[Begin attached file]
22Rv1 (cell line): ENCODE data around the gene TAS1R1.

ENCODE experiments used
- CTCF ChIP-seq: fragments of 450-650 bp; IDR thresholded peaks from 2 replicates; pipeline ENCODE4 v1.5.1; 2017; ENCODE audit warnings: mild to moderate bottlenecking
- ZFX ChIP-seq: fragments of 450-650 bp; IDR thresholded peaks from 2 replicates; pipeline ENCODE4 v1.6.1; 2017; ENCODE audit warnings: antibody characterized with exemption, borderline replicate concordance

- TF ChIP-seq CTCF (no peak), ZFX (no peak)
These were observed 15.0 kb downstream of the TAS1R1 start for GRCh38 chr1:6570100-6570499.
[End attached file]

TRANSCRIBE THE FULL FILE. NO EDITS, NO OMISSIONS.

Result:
22Rv1 (cell line): ENCODE data around the gene TAS1R1.

ENCODE experiments used
- CTCF ChIP-seq: fragments of 450-650 bp; IDR thresholded peaks from 2 replicates; pipeline ENCODE4 v1.5.1; 2017; ENCODE audit warnings: mild to moderate bottlenecking
- ZFX ChIP-seq: fragments of 450-650 bp; IDR thresholded peaks from 2 replicates; pipeline ENCODE4 v1.6.1; 2017; ENCODE audit warnings: antibody characterized with exemption, borderline replicate concordance

- TF ChIP-seq CTCF (no peak), ZFX (no peak)
These were observed 15.0 kb downstream of the TAS1R1 start for GRCh38 chr1:6570100-6570499.